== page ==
Tech Is a Drag

There is no doubt about it; Tech(nology) is an important sector. As a matter of fact, it is a crucial sector. At 26% weight inside the S&P 500 index, technology is twice as big as the next biggest sector — Health Care at 13% — and number three, Consumer Discretionary, which has a weight of 12.4%. Or in other words, Tech alone is as big as Health Care and Discretionary combined.

So if Tech becomes a drag, that’s serious, and it could have, or better will very likely have, an impact on the market in general.

Let’s talk about the weight in sectors. We’ll zoom in on these three top sectors in the S&P 500:

All three, with a combined weight > 50%, are negatively affecting the S&P 500.

The next RRG shows the tails for XLRE, XLC, XLI, XLF and XLE, which are all (more or less) pulling the market (SPY) in a positive direction.

The combined weight for these sectors is just below 37%, including Energy and Financials, which have already started to roll over (i.e., losing relative strength). If we leave out XLF and XLE, only just over 20% positive pull remains. With such an imbalance, it will be tough for SPY to continue its rise at the pace we have seen recently.

Just to be clear, the long-term trend for SPY is still up. But the current rotation and, in particular, the rotation of these top-three heavyweight sectors seems to be putting the brakes on the acceleration for now. Whether it will become a more serious decline or just a small or sideways correction remains to be seen. IMHO, it’s too early to tell, but I will keep a closer eye on the rotation of these top-three sectors.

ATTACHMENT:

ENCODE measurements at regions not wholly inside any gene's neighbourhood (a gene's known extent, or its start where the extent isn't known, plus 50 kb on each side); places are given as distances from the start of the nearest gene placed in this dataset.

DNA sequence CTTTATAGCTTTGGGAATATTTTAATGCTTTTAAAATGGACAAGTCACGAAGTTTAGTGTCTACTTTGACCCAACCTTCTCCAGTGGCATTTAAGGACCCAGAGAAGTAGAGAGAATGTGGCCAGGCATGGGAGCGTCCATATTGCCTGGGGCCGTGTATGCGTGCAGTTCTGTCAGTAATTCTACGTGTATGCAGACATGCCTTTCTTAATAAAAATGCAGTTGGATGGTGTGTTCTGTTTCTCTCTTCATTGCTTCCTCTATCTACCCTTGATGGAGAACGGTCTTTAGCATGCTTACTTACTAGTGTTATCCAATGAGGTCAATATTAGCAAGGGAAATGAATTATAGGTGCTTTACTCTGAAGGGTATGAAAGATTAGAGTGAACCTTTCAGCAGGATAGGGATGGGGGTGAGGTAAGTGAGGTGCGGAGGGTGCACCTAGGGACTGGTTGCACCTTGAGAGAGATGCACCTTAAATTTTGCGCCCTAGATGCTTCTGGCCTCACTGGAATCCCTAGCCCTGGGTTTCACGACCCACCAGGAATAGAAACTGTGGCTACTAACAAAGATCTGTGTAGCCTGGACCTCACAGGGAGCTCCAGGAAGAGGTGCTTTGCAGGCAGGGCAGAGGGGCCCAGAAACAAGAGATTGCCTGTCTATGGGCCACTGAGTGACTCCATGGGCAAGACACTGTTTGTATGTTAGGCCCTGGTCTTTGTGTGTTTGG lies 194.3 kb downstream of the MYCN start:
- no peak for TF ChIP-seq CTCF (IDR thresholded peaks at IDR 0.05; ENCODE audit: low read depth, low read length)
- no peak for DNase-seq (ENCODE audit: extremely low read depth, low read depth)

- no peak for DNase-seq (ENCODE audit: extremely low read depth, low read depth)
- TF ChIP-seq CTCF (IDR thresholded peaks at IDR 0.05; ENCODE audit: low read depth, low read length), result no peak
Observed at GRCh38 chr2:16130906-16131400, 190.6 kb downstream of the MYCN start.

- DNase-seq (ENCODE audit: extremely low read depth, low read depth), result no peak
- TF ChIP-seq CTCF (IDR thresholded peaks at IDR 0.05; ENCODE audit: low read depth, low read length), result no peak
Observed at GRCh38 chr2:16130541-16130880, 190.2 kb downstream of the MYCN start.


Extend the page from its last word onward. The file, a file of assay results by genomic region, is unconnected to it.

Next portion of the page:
When tech is a “drag,” it’s very hard for the market to move seriously higher. We need a lot of power in other sectors to offset a weak technology sector’s negative effects. When the top-three sectors are negatively affecting the market, I think it should be seen, at the minimum, as a warning signal.

It fits, at least in my mind ūüėČ , the current change in the angle of the rise for the S&P 500. From November until late January, the rally traced out a regular rhythm of higher highs and higher lows. That series got interrupted by the drop at the end of the month. From there onwards, the swings got wider, which equals uncertainty, and the angle of the trend seems to have flattened.

I will be the first to admit that trend-lines with only two touch-points (the two bright red dashed lines) are as good as useless. So I won’t label them as support or resistance, at least not yet. But I do think that the slope’s decreasing angle signals that sellers seem to be getting a bit more aggressive than they had been since September-November last year.

What Do We Need to Get (Tech) Back on Track?

The chart above shows the relative strength lines of the top-three sectors vs. SPY. Pretty clear (further) weakening is visible in all three, I think. Technology dropped out of a sideways pattern after a steep rise. Health Care dropped to new lows, continuing the relative downtrend in play for almost a year. Discretionary completed a text-book double top, including a pull-back to the breakout level.

What do we need to get this train back on track? I would like to see at least two, but preferably all three, of these sectors get into a relative uptrend again, creating a positive pull.

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